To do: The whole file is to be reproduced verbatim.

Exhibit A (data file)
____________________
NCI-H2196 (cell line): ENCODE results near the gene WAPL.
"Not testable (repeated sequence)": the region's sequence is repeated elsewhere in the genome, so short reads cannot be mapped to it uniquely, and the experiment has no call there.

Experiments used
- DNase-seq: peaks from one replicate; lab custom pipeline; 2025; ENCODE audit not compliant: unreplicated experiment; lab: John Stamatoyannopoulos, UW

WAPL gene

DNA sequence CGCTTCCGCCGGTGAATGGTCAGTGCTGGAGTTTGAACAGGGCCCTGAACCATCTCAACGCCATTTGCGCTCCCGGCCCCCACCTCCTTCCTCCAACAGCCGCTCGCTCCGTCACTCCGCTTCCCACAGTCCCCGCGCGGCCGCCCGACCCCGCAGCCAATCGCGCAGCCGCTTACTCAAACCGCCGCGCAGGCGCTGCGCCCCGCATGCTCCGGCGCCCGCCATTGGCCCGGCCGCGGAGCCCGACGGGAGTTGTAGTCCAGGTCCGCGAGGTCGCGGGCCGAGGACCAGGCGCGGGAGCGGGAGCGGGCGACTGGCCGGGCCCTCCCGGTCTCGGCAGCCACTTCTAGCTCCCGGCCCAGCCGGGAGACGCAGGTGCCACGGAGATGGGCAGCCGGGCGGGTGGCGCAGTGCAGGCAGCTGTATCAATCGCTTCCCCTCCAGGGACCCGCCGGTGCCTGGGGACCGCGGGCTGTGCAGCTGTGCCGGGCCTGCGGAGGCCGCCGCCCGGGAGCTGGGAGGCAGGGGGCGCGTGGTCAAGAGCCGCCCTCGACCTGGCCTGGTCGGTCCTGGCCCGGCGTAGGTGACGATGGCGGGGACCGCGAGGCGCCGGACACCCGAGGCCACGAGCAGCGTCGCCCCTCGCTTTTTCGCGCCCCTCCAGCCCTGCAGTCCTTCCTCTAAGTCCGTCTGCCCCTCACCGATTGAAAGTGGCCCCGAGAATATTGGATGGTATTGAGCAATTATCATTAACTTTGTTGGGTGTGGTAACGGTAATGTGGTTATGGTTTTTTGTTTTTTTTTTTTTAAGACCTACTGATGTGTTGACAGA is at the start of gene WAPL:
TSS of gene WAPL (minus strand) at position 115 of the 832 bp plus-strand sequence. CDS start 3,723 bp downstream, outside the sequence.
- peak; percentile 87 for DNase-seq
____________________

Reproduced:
NCI-H2196 (cell line): ENCODE results near the gene WAPL.
"Not testable (repeated sequence)": the region's sequence is repeated elsewhere in the genome, so short reads cannot be mapped to it uniquely, and the experiment has no call there.

Experiments used
- DNase-seq: peaks from one replicate; lab custom pipeline; 2025; ENCODE audit not compliant: unreplicated experiment; lab: John Stamatoyannopoulos, UW

WAPL gene

DNA sequence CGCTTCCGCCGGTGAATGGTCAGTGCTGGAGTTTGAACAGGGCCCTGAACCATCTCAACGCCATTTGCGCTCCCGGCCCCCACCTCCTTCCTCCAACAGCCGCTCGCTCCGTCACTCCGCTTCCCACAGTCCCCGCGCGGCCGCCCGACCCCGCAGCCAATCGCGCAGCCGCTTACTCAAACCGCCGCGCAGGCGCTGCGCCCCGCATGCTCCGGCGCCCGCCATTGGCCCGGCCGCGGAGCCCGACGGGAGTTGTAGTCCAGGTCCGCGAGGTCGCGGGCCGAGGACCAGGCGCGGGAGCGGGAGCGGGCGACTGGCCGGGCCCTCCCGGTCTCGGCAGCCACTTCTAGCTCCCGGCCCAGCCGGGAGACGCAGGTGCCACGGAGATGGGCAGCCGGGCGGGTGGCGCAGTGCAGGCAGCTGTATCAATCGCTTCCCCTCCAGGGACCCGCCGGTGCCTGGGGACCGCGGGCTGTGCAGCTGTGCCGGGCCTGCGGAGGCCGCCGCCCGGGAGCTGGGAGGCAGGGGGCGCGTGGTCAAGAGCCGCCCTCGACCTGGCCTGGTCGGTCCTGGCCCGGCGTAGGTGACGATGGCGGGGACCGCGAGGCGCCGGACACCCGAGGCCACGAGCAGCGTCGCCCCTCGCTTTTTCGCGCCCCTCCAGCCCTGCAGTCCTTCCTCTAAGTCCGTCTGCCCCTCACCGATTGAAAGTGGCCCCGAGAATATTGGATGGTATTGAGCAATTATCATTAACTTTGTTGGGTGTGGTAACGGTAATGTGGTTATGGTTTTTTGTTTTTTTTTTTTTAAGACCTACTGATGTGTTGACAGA is at the start of gene WAPL:
TSS of gene WAPL (minus strand) at position 115 of the 832 bp plus-strand sequence. CDS start 3,723 bp downstream, outside the sequence.
- peak; percentile 87 for DNase-seq